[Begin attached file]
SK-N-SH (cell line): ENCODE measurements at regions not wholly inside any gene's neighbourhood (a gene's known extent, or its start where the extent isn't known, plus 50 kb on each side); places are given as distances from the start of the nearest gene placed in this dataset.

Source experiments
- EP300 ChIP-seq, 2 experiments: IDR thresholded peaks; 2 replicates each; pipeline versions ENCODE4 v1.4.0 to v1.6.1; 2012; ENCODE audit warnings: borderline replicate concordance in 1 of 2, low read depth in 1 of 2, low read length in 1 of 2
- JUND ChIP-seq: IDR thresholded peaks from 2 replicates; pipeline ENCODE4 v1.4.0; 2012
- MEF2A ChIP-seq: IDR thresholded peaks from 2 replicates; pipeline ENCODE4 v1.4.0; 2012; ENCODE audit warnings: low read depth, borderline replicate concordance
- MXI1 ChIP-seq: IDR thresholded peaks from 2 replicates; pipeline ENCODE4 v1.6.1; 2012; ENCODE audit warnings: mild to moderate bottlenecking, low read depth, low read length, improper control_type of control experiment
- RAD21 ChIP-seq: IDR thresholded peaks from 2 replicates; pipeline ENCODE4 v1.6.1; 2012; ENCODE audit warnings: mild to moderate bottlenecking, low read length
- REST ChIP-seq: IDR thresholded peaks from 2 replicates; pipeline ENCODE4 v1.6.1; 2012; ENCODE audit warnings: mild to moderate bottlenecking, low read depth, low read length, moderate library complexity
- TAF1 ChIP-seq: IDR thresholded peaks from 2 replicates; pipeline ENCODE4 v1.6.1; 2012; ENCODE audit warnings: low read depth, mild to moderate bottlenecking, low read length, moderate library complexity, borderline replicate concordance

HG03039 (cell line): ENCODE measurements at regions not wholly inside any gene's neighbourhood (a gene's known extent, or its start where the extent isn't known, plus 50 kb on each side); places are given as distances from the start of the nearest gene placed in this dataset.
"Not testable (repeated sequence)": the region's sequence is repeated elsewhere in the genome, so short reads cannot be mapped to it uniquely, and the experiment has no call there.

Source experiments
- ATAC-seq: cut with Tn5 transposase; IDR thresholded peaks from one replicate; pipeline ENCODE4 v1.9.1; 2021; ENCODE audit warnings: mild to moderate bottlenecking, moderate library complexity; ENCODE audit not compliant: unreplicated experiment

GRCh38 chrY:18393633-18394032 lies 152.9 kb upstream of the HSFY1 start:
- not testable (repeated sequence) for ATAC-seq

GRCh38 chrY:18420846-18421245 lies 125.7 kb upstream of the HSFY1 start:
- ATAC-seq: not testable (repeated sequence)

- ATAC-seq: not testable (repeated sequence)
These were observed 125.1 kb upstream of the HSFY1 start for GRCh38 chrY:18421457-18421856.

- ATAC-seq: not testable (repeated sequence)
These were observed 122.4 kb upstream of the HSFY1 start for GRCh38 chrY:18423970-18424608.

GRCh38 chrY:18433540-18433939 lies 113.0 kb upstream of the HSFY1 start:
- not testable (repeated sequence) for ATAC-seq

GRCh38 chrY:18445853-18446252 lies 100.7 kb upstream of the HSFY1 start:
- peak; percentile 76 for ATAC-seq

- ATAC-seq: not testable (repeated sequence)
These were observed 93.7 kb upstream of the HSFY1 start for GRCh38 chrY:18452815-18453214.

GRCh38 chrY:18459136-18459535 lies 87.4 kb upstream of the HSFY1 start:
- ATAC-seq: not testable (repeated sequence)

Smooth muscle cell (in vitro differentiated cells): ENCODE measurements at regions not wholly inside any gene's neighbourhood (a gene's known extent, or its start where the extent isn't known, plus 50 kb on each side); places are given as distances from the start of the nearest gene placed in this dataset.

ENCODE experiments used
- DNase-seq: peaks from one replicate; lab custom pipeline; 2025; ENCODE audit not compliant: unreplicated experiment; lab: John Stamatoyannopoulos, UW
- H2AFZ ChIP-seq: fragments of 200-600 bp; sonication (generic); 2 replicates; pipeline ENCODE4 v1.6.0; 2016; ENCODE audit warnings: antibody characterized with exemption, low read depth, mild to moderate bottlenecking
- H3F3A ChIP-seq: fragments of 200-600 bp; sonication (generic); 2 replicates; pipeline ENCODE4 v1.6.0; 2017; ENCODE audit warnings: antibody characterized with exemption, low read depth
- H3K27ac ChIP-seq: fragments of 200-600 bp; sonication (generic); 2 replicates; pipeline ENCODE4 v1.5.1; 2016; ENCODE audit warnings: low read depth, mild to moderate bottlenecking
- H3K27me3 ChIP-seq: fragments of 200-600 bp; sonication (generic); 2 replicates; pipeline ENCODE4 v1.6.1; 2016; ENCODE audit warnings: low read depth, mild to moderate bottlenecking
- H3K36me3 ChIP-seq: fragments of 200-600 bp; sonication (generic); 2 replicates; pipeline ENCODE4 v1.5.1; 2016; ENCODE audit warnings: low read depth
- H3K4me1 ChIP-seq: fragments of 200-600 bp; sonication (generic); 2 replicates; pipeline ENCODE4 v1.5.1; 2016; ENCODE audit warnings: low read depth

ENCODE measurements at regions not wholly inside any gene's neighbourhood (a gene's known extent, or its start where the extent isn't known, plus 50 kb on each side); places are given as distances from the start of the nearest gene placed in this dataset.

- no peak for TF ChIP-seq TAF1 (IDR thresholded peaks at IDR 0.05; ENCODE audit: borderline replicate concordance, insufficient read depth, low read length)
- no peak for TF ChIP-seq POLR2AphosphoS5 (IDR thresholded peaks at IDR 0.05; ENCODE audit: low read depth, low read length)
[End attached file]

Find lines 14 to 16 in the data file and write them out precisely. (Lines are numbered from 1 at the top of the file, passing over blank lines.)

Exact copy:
GRCh38 chrY:18393633-18394032 lies 152.9 kb upstream of the HSFY1 start:
- not testable (repeated sequence) for ATAC-seq

GRCh38 chrY:18420846-18421245 lies 125.7 kb upstream of the HSFY1 start: